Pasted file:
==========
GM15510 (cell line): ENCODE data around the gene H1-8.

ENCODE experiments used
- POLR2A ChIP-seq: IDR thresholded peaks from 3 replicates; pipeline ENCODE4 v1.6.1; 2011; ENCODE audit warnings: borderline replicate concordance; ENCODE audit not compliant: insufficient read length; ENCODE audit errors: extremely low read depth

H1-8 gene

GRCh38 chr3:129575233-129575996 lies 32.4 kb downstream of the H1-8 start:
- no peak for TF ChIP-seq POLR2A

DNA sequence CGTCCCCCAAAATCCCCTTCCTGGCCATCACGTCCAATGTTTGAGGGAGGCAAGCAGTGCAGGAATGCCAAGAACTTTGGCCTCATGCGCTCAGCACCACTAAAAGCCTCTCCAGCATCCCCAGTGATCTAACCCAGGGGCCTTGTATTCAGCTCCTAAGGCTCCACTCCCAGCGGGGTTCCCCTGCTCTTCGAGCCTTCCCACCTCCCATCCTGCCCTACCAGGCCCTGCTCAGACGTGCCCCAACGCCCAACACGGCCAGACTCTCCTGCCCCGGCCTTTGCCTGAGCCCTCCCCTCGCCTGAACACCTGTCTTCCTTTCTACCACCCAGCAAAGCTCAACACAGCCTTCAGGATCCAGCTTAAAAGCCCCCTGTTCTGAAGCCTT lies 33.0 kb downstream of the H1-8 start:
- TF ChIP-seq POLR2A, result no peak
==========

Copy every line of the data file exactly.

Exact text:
GM15510 (cell line): ENCODE data around the gene H1-8.

ENCODE experiments used
- POLR2A ChIP-seq: IDR thresholded peaks from 3 replicates; pipeline ENCODE4 v1.6.1; 2011; ENCODE audit warnings: borderline replicate concordance; ENCODE audit not compliant: insufficient read length; ENCODE audit errors: extremely low read depth

H1-8 gene

GRCh38 chr3:129575233-129575996 lies 32.4 kb downstream of the H1-8 start:
- no peak for TF ChIP-seq POLR2A

DNA sequence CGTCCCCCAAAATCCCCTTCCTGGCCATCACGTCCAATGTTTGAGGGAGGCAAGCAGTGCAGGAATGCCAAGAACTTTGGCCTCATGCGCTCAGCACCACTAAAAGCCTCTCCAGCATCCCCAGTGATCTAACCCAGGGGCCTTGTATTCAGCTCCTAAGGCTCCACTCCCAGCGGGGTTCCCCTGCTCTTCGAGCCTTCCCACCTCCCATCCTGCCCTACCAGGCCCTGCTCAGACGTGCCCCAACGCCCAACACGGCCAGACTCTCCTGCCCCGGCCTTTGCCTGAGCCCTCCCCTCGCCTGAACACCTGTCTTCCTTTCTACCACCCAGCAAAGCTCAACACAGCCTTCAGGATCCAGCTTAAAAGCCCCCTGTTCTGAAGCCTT lies 33.0 kb downstream of the H1-8 start:
- TF ChIP-seq POLR2A, result no peak